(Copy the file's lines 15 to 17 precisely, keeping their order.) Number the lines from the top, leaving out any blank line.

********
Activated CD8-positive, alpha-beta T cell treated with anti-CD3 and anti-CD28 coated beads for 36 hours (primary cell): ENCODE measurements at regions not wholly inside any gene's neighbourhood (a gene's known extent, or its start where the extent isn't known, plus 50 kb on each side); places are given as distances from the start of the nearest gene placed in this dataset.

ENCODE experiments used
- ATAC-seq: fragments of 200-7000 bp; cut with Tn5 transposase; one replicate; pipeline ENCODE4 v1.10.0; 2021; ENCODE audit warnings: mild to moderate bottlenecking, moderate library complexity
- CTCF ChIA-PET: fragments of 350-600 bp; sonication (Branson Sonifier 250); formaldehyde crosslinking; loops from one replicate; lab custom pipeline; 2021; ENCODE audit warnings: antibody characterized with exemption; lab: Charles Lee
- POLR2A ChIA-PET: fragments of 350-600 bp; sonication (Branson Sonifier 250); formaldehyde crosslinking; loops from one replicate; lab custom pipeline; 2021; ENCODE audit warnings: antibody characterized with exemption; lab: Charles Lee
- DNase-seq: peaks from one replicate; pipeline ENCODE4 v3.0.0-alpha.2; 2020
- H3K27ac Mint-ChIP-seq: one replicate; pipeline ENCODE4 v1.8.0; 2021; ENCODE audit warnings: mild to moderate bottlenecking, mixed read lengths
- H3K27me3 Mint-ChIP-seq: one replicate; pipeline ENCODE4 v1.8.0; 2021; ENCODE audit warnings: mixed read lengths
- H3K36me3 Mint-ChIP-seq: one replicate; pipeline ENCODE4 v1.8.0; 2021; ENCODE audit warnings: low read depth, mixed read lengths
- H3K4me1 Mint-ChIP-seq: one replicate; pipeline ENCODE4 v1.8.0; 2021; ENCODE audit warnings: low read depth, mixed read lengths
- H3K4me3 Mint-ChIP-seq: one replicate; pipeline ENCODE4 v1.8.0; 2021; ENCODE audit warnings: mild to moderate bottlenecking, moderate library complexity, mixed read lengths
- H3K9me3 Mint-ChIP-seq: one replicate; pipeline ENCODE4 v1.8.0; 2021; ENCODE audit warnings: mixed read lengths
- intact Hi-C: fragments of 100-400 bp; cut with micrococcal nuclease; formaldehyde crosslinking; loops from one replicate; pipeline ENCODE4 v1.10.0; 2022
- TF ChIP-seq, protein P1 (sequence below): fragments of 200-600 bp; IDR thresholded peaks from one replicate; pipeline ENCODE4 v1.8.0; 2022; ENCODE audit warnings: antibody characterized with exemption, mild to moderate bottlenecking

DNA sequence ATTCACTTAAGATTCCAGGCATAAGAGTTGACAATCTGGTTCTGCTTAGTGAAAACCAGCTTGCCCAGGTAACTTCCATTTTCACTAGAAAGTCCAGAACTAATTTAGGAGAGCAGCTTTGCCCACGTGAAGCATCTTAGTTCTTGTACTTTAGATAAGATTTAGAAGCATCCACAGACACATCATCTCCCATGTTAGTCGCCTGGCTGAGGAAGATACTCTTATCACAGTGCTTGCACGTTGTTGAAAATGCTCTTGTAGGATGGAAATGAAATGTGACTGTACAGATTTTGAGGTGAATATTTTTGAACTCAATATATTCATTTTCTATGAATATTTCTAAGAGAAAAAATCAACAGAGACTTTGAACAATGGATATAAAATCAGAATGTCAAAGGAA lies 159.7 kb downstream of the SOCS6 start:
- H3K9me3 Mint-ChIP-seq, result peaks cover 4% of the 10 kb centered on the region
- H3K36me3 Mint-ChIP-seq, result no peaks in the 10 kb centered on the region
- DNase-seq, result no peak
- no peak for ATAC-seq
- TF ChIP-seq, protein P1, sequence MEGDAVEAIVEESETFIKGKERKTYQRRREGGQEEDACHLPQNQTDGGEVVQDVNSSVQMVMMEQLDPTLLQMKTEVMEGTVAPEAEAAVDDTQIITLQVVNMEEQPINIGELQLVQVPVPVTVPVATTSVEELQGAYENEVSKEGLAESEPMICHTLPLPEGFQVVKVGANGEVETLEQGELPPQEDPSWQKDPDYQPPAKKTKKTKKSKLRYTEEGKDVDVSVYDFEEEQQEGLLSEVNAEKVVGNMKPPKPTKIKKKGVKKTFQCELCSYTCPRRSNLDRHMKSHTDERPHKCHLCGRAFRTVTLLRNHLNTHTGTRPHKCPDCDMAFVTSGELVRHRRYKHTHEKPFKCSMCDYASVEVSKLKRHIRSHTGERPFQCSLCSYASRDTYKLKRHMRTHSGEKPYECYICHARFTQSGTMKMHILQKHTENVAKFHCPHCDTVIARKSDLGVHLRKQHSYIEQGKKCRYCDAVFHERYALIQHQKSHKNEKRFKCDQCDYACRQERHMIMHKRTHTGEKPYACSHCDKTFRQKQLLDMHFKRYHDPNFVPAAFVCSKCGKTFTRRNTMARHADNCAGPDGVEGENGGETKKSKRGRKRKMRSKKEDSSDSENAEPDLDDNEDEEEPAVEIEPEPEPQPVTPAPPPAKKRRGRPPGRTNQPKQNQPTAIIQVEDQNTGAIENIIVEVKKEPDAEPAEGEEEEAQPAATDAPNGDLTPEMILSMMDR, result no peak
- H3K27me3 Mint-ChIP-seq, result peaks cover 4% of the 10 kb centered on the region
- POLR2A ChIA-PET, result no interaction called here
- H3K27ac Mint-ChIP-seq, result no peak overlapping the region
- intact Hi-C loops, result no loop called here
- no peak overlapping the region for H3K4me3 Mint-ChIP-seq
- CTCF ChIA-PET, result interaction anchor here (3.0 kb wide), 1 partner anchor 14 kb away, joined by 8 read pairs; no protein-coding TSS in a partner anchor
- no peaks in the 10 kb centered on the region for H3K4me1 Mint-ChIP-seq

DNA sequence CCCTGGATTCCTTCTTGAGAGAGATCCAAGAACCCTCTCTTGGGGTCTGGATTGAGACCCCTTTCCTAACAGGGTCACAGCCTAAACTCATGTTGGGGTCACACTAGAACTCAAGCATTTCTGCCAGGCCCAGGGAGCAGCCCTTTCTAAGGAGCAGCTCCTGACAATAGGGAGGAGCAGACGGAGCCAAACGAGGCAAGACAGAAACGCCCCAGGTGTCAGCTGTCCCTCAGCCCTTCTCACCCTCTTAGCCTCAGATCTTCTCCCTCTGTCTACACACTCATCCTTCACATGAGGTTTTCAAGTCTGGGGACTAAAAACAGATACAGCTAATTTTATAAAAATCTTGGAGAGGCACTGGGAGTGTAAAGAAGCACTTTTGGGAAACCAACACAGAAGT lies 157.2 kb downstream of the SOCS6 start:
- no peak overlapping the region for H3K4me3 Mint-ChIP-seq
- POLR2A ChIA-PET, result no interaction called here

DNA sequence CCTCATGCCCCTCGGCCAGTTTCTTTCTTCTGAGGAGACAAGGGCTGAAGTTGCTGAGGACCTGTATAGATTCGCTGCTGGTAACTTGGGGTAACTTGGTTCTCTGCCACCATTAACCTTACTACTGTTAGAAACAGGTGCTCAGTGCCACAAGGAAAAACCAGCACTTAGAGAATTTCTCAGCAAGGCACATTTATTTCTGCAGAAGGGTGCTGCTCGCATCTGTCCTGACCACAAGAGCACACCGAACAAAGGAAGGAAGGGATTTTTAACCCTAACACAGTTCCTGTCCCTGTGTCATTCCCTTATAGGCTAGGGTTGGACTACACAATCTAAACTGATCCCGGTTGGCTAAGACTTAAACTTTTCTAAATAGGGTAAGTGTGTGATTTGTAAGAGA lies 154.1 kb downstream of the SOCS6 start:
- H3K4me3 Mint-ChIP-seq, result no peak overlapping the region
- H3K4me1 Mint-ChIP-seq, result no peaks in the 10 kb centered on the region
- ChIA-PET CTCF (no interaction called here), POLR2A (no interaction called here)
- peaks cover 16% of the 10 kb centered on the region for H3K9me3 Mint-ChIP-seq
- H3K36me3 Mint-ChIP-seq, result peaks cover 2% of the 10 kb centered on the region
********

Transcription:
DNA sequence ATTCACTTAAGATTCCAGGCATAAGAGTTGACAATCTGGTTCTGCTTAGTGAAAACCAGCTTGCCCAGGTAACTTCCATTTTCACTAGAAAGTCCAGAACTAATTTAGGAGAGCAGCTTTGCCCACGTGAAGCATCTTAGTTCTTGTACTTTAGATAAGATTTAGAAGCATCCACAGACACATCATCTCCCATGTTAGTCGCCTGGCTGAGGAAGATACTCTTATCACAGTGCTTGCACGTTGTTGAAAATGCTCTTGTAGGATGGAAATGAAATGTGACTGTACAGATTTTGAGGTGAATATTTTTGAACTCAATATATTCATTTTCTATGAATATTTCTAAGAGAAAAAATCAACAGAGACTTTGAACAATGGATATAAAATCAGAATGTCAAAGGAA lies 159.7 kb downstream of the SOCS6 start:
- H3K9me3 Mint-ChIP-seq, result peaks cover 4% of the 10 kb centered on the region
- H3K36me3 Mint-ChIP-seq, result no peaks in the 10 kb centered on the region